The departing soldiers were always entertained with suppers or luncheons, the most elaborate being a banquet given by the Madison people, assisted by the surrounding community, to the Fourth and Fifth Regiments, in the Assembly Hall. Six thousand people attended, many coming from the nearby towns. The building and grounds were elaborately decorated and the generosity of the people and the culinary skill of the ladies were equaled only by the appreciation of the guests. After supper the regiments were drawn up in dress parade and a flag was presented to each.
When President Lincoln, April 1861, issued his first call for troops, not only did the men respond, but the women of every community in Wisconsin rallied to the call for organized relief work for the soldiers and while Companies were being formed and sent to the front, the women put forth every effort to provide the soldiers with every thing possible for their comfort.
During the early part of the relief work nearly every box was directed to some individual or specific military organization. This lead to many disappointments as owing to a lack of a good mailing system many of the boxes never reached the intended recipient, and as a result, Governor Harvey in 1862 called for contributions for Wisconsin soldiers as a body rather than as individuals or Companies. Soon all sectional feeling disappeared and supplies were sent to union men irrespective of State lines.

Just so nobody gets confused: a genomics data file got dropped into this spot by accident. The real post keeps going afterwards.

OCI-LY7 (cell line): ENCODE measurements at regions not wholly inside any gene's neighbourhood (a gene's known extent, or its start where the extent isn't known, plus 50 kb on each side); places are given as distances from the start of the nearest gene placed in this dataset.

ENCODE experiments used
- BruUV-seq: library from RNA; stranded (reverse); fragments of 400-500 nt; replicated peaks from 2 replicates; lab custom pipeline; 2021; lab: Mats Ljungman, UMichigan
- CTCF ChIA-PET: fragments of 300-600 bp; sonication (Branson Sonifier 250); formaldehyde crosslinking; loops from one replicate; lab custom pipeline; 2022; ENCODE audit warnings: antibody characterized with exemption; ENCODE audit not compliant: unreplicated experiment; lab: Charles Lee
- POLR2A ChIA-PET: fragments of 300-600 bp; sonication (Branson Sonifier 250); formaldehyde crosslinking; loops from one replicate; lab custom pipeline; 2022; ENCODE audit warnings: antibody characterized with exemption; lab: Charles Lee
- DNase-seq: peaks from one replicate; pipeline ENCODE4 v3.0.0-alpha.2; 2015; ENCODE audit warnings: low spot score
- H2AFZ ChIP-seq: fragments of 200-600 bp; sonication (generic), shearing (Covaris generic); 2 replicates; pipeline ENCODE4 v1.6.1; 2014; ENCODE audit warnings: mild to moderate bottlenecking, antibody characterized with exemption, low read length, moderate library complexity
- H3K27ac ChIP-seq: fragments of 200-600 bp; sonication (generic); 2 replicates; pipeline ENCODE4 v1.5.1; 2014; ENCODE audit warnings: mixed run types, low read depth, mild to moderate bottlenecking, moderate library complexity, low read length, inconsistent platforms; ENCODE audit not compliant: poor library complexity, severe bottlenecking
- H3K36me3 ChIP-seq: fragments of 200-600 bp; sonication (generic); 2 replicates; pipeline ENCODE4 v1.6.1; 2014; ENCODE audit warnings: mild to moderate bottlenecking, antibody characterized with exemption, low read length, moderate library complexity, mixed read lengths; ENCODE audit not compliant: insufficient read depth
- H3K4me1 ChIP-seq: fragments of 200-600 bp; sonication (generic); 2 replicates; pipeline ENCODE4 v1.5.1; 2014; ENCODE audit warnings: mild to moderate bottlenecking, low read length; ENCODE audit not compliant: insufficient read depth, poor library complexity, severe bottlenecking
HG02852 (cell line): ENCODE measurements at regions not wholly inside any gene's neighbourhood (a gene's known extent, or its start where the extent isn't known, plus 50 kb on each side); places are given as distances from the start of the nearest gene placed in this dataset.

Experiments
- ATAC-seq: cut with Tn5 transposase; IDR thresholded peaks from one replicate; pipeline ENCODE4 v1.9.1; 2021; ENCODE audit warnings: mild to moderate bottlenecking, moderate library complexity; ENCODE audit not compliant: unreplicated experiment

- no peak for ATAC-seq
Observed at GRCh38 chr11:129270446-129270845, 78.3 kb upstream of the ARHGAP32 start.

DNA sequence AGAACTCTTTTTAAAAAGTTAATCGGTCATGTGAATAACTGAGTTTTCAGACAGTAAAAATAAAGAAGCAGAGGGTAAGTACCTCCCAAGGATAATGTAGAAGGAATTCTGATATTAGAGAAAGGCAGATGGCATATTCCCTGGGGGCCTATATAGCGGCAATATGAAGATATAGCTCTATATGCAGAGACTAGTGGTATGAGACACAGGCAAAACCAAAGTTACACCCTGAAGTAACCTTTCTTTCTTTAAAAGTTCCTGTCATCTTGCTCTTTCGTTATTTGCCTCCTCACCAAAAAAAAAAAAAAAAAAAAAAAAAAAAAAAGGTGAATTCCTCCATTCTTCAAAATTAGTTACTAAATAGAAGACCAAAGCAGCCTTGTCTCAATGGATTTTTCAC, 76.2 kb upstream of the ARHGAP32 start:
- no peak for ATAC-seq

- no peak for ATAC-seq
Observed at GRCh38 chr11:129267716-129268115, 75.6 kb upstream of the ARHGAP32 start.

Soon after the war commenced the women of Wisconsin began meeting at the homes to make garments for the soldiers, in a few months these meetings developed into Aid Societies, with officers, rules, and a regular scheme of work, and committees appointed to have charge of the various divisions of the work. Old clothing was made over or mended; new material was purchased with money subscribed or procured by giving entertainments.
Among the leaders in the war work in Baraboo, were Madams C.E. Ryan, B.F. Mills, E.M. Marsh, _______ Stewart, David Munson, Frank M. Stewart, Thomas English, M.C. Johnson, P. Platt, R.R. Orvise, R. Jackson, J. Newman, and W. Burington. Money was secured for work in Baraboo, by subscriptions and giving entertainments, the most popular being tableaus by local talent.